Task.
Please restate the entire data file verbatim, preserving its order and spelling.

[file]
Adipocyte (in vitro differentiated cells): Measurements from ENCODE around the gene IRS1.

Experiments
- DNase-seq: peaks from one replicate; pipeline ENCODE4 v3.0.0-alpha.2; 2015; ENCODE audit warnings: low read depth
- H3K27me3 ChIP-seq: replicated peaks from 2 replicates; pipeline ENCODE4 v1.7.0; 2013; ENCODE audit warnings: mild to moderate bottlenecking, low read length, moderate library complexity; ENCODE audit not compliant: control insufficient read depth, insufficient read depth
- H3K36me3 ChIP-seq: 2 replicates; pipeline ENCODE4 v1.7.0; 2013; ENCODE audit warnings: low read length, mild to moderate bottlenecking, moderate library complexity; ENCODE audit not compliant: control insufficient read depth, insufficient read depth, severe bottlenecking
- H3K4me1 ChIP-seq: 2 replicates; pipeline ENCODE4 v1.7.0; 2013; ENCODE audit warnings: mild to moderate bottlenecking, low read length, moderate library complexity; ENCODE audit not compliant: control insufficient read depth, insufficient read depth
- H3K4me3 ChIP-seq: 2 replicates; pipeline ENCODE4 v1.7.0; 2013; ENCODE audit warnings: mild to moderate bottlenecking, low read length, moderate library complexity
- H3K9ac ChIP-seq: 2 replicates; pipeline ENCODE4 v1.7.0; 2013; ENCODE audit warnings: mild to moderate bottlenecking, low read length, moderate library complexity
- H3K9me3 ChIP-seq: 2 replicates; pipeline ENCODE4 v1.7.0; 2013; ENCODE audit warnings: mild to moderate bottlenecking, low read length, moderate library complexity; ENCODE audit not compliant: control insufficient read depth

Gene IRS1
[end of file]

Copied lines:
Adipocyte (in vitro differentiated cells): Measurements from ENCODE around the gene IRS1.

Experiments
- DNase-seq: peaks from one replicate; pipeline ENCODE4 v3.0.0-alpha.2; 2015; ENCODE audit warnings: low read depth
- H3K27me3 ChIP-seq: replicated peaks from 2 replicates; pipeline ENCODE4 v1.7.0; 2013; ENCODE audit warnings: mild to moderate bottlenecking, low read length, moderate library complexity; ENCODE audit not compliant: control insufficient read depth, insufficient read depth
- H3K36me3 ChIP-seq: 2 replicates; pipeline ENCODE4 v1.7.0; 2013; ENCODE audit warnings: low read length, mild to moderate bottlenecking, moderate library complexity; ENCODE audit not compliant: control insufficient read depth, insufficient read depth, severe bottlenecking
- H3K4me1 ChIP-seq: 2 replicates; pipeline ENCODE4 v1.7.0; 2013; ENCODE audit warnings: mild to moderate bottlenecking, low read length, moderate library complexity; ENCODE audit not compliant: control insufficient read depth, insufficient read depth
- H3K4me3 ChIP-seq: 2 replicates; pipeline ENCODE4 v1.7.0; 2013; ENCODE audit warnings: mild to moderate bottlenecking, low read length, moderate library complexity
- H3K9ac ChIP-seq: 2 replicates; pipeline ENCODE4 v1.7.0; 2013; ENCODE audit warnings: mild to moderate bottlenecking, low read length, moderate library complexity
- H3K9me3 ChIP-seq: 2 replicates; pipeline ENCODE4 v1.7.0; 2013; ENCODE audit warnings: mild to moderate bottlenecking, low read length, moderate library complexity; ENCODE audit not compliant: control insufficient read depth

Gene IRS1